Comment 9 of 19, added on March 1st, 2006 at 9:58 AM.
It might be unwitting on the part of Lindsay, but his poem is racially
offensive. It stereotypes 'Congo, King of the Jungle' and 'mumbo jumbo' as
scary and incomprehensible African stuff. That's why www.the-latest.com has
taken the case up with Finland's Ombudsman for Minorities, Mikko
Puumalainen, after a senior Finnish minister Antti Kalliomaki quoted the
poem in parliament and caused offence. Mr Puumalainen wrote to Finance
Minister Kalliomaki and got an assurance from him that he did not intend to
insult Black people and he would not use the same words again.
from United Kingdom
Comment 8 of 19, added on January 29th, 2006 at 10:10 PM.
What a very small world this is, full of coincidences. I was checking out
aerial views of my family's houses and I have a sister who is an English
professor who lives in Springfield. I noticed that they named the streets
after authors at the U of Illinois, so I looked up Vachel Linsdsey, not
remembering what he was famous for and there it was : The Congo! I read
that poem to my sister when she was maybe 4 years old and she learned it
(probably one of her reasons for becoming an English professor). We lived
in the East Village in New York in an apartment four flights up. Who would
have thought she'd end up in Springfield! Guess we come full circle.
Still a memorable piece.
from United States
Comment 7 of 19, added on January 9th, 2006 at 8:48 PM.
Blacks and Africans can't claim this one as their own. Lindsay mightn't
have intended it to be so, but he's captured the human race and human
history in his words. We've all butchered, tortured and enslaved one
another all the way down our long trail of blood.
It's a human thing.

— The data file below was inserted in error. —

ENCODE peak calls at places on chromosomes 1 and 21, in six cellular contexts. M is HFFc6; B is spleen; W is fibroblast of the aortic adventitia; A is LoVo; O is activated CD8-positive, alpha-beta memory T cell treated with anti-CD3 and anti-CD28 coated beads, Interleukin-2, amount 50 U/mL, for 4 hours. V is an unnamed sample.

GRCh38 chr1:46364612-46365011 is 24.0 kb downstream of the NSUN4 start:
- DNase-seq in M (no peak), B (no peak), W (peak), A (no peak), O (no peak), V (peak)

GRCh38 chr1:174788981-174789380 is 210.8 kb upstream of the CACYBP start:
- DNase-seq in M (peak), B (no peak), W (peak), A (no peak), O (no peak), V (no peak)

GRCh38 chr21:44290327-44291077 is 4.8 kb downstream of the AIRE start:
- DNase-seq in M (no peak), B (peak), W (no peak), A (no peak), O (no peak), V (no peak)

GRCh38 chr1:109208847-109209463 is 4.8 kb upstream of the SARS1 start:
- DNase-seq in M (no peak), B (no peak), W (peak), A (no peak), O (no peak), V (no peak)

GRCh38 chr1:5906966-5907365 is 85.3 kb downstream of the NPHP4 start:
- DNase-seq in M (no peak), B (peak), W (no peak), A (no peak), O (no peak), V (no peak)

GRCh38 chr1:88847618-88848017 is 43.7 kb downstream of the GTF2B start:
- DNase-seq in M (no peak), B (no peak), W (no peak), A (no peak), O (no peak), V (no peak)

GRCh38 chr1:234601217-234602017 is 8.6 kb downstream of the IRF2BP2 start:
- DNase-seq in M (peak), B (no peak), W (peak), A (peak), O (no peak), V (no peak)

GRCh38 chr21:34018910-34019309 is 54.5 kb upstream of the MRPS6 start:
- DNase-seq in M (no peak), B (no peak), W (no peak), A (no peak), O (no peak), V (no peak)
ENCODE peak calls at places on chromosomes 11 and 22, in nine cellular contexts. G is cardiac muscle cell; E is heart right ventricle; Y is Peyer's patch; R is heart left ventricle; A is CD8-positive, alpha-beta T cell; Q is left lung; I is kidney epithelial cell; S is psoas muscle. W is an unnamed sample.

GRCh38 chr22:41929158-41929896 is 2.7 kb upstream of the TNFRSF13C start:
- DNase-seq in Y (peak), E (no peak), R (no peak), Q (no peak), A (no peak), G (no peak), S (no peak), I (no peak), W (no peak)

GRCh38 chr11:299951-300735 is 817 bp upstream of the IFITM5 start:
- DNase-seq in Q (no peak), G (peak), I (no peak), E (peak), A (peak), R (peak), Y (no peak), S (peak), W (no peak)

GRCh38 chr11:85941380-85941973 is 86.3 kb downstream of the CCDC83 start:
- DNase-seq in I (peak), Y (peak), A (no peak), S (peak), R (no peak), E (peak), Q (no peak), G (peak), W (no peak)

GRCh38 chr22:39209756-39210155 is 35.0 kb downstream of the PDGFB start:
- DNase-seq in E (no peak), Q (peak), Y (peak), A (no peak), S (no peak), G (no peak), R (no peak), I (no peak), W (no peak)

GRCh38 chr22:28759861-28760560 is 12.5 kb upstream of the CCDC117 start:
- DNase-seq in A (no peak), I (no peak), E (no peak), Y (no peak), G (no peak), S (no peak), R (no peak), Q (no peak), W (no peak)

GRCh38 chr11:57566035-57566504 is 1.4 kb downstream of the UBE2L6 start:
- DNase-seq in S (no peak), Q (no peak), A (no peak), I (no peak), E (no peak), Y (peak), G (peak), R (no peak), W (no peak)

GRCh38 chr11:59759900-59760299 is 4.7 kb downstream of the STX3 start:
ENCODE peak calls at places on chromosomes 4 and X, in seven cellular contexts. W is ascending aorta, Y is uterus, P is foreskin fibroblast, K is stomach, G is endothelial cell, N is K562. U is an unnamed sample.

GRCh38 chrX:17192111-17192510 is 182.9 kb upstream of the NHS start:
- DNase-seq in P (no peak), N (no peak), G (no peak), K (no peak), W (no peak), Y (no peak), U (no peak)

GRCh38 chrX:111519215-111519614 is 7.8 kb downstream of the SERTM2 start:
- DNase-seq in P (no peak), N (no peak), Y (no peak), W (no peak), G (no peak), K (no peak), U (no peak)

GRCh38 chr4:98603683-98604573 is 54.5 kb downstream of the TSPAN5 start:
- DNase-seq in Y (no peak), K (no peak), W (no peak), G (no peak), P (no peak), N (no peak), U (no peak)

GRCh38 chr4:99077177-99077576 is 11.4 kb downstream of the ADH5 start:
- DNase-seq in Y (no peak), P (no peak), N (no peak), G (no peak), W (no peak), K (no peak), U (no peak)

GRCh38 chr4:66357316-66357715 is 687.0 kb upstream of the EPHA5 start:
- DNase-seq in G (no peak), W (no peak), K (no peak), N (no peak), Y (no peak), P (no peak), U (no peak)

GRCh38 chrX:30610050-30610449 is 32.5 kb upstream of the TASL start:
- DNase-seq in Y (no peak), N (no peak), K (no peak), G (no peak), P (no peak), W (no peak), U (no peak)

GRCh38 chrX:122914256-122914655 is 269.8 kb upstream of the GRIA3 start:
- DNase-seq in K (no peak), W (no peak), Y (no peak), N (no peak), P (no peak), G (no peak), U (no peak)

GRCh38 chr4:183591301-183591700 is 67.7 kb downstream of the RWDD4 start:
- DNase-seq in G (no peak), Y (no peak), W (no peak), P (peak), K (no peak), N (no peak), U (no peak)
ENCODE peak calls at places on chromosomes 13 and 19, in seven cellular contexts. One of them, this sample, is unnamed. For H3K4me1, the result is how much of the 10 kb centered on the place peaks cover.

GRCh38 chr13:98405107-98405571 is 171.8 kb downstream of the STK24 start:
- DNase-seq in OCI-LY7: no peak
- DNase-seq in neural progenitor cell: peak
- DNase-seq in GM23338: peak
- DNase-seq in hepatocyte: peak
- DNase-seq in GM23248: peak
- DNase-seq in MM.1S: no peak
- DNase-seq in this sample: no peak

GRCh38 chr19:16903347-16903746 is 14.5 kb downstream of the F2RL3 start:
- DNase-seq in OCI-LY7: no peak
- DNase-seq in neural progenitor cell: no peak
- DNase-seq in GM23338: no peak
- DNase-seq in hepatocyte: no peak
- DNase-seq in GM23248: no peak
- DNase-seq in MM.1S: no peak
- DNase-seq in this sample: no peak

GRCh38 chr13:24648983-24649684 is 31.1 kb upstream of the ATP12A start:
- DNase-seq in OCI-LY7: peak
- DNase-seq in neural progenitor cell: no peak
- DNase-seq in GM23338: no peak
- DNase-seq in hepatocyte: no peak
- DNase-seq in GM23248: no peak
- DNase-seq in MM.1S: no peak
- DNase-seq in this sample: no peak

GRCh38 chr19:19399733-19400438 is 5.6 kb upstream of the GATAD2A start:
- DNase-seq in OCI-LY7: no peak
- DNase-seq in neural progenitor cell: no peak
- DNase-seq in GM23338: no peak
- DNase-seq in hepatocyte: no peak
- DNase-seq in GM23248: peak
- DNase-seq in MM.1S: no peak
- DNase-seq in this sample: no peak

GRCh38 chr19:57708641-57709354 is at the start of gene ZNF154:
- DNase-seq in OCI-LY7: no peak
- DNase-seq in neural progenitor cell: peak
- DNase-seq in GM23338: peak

Jack from United States
Comment 6 of 19, added on October 27th, 2005 at 5:12 PM.
What do people think about the social racism of this piece? The
popularization of Europeans spotlighting African People or People of Colour
at this time period? Is there anything to learn? Or is it redeemable in
light of the time period? An incredible poetic piece, but difficult in the
narrative position of authoriship. And Jerry, are you really from the
Comment 5 of 19, added on October 15th, 2005 at 9:08 AM.
My father introduced me to this poem 50+ years ago. He was a lover of jazz
and people of all colors. I can still recite portions from memory.
Perceptions change and remain the same over the years. A recent reading of
The Poisinwood Bible sent me in search of this poem and cultural thought
once more. Lots to ponder and learn. Regina
from United States
Comment 4 of 19, added on September 28th, 2005 at 11:29 PM.
it would probably be a good idea to put parenthesis around the "actions" or
possible italics. that is an excellent poem, but there's nothing to
differentiate the actual poem from the "directions".
Comment 3 of 19, added on August 1st, 2005 at 10:22 AM.
i love vachel, and blacks
from Congo, Democratic Republic of
Comment 2 of 19, added on July 25th, 2005 at 1:05 AM.
I like the poem, but it's not what it seems. You have to really understand
American popular culture of the day and American history from 1865 to 1915
to get a grasp of what Lindsay is saying.
David from United States
Comment 1 of 19, added on July 19th, 2005 at 6:11 AM.
it may not be politically correct, but I read this poem in high school (30+
years ago) - and can recite pieces of it to this day. A veritable tour de
force in my opinion
stephanie from United States
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